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Hospitalization and cost after switching from atypical to typical antipsychotics in schizophrenia patients in Thailand

Authors Boonlue T, Subongkot S, Dilokthornsakul P, Kongsakon R, Patanaprateep O, Suanchang O, Chaiyakunapruk N

Received 28 September 2015

Accepted for publication 3 February 2016

Published 29 April 2016 Volume 2016:8 Pages 127—136

DOI https://doi.org/10.2147/CEOR.S97300

Checked for plagiarism Yes

Review by Single-blind

Peer reviewers approved by Dr Qian Ding

Peer reviewer comments 2

Editor who approved publication: Professor Giorgio Lorenzo Colombo

Tuanthon Boonlue,1,2 Suphat Subongkot,1,2 Piyameth Dilokthornsakul,3,4 Ronnachai Kongsakon,5 Oraluck Pattanaprateep,6 Orabhorn Suanchang,7 Nathorn Chaiyakunapruk3,8–10

1Clinical Pharmacy Division, Faculty of Pharmaceutical Sciences, Khon Kaen University, Khon Kaen, Thailand; 2The College of Pharmacotherapy of Thailand, Nonthaburi, Thailand; 3Center of Pharmaceutical Outcomes Research, Department of Pharmacy Practice, Faculty of Pharmaceutical Sciences, Naresuan University, Phitsanulok, Thailand; 4Center for Pharmaceutical Outcomes Research, University of Colorado Skaggs School of Pharmacy and Pharmaceutical Sciences, Aurora, CO, USA; 5Department of Psychiatry, Faculty of Medicine, Ramathibodi Hospital, Mahidol University, Bangkok, Thailand; 6Department of Health Informatics, Ramathibodi Hospital, Mahidol University, 7Department of Pharmacy, Somdet Chaopraya Institute of Psychiatry, Bangkok, Thailand; 8School of Pharmacy, Monash University Malaysia, Selangor, Malaysia; 9School of Population Health, University of Queensland, Brisbane, Australia; 10School of Pharmacy, University of Wisconsin-Madison, Madison, WI, USA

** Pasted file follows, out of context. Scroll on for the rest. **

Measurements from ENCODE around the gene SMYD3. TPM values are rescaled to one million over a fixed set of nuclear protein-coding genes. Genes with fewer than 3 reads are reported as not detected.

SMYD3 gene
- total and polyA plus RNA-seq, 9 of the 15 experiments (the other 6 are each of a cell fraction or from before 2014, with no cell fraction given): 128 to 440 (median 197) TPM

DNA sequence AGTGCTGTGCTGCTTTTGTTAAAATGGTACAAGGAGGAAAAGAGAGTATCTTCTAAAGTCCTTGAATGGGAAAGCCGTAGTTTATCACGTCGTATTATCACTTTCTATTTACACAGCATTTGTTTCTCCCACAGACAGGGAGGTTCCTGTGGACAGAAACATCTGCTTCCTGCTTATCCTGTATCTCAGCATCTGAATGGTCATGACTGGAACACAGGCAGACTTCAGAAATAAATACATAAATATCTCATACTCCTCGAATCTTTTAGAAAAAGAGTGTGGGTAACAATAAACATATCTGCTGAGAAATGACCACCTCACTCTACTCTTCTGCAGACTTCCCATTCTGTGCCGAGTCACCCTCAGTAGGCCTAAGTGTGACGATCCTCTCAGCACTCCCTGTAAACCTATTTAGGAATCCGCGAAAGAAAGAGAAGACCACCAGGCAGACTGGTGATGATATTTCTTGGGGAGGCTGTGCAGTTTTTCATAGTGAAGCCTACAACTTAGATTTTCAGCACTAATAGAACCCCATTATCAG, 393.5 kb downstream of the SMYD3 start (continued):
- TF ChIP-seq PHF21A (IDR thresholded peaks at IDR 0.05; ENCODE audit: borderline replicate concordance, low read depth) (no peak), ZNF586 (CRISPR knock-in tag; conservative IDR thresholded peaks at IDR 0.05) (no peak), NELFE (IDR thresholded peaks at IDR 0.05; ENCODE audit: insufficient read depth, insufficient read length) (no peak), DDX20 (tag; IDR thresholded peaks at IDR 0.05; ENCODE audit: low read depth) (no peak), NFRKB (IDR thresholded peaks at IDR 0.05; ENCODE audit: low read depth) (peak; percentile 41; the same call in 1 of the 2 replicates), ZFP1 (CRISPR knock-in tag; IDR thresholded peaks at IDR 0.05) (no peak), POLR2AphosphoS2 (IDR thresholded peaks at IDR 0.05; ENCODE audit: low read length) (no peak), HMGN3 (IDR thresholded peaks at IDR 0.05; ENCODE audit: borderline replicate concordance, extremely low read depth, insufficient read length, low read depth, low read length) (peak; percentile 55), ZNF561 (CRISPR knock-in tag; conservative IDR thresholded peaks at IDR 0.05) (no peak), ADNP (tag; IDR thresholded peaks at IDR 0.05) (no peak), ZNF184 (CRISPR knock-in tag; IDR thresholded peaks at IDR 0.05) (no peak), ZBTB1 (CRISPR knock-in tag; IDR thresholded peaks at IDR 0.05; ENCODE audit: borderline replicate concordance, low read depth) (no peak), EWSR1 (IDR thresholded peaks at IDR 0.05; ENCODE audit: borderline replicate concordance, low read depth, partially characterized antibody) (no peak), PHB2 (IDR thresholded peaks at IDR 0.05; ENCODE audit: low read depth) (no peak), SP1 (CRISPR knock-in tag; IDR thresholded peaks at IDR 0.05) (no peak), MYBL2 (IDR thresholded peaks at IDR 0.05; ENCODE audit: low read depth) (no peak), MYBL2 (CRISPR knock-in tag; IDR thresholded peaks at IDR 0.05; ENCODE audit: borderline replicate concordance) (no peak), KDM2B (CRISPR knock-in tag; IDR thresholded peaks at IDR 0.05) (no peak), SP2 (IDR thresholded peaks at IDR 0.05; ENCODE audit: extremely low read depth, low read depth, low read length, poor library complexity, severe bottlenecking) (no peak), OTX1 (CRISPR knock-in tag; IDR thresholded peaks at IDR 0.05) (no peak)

Background: Several clinical practice guidelines suggest using atypical over typical antipsychotics in patients diagnosed with schizophrenia. Nevertheless, cost-containment policy urged restricting usage of atypical antipsychotics and switching from atypical to typical antipsychotics.
Objective: This study aimed to evaluate clinical and economic impacts of switching from atypical to typical antipsychotics in schizophrenia patients in Thailand.
Methods: From October 2010 through September 2013, a retrospective cohort study was performed utilizing electronic database of two tertiary hospitals. Schizophrenia patients aged 18 years or older and being treated with atypical antipsychotics were included. Patients were classified as atypical antipsychotic switching group if they switched to typical antipsychotics after 180 days of continual atypical antipsychotics therapy. Outcomes were schizophrenia-related hospitalization and total health care cost. Logistic and Poisson regression were used to evaluate the risk of hospitalization, and generalized linear model with gamma distribution was used to determine the health care cost. All analyses were adjusted by employing propensity score and multivariable analyses. All cost estimates were adjusted according to 2013 consumer price index and converted to US$ at an exchange rate of 32.85 Thai bahts/US$.
Results: A total of 2,354 patients were included. Of them, 166 (7.1%) patients switched to typical antipsychotics. The adjusted odds ratio for schizophrenia-related hospitalization in atypical antipsychotic switching group was 1.87 (95% confidence interval [CI] 1.23–2.83). The adjusted incidence rate ratio was 2.44 (95% CI 1.57–3.79) for schizophrenia-related hospitalizations. The average total health care cost was lower in patients with antipsychotic switching (–$64; 95% CI –$459 to $332).
Conclusion: Switching from atypical to typical antipsychotics is associated with an increased risk of schizophrenia-related hospitalization. Nonetheless, association with average total health care cost was not observed. These findings can be of use as a part of evidence in executing prospective cost-containment policy.

Keywords: antipsychotic switching, schizophrenia, hospitalization, cost, atypical antipsychotics, typical antipsychotics

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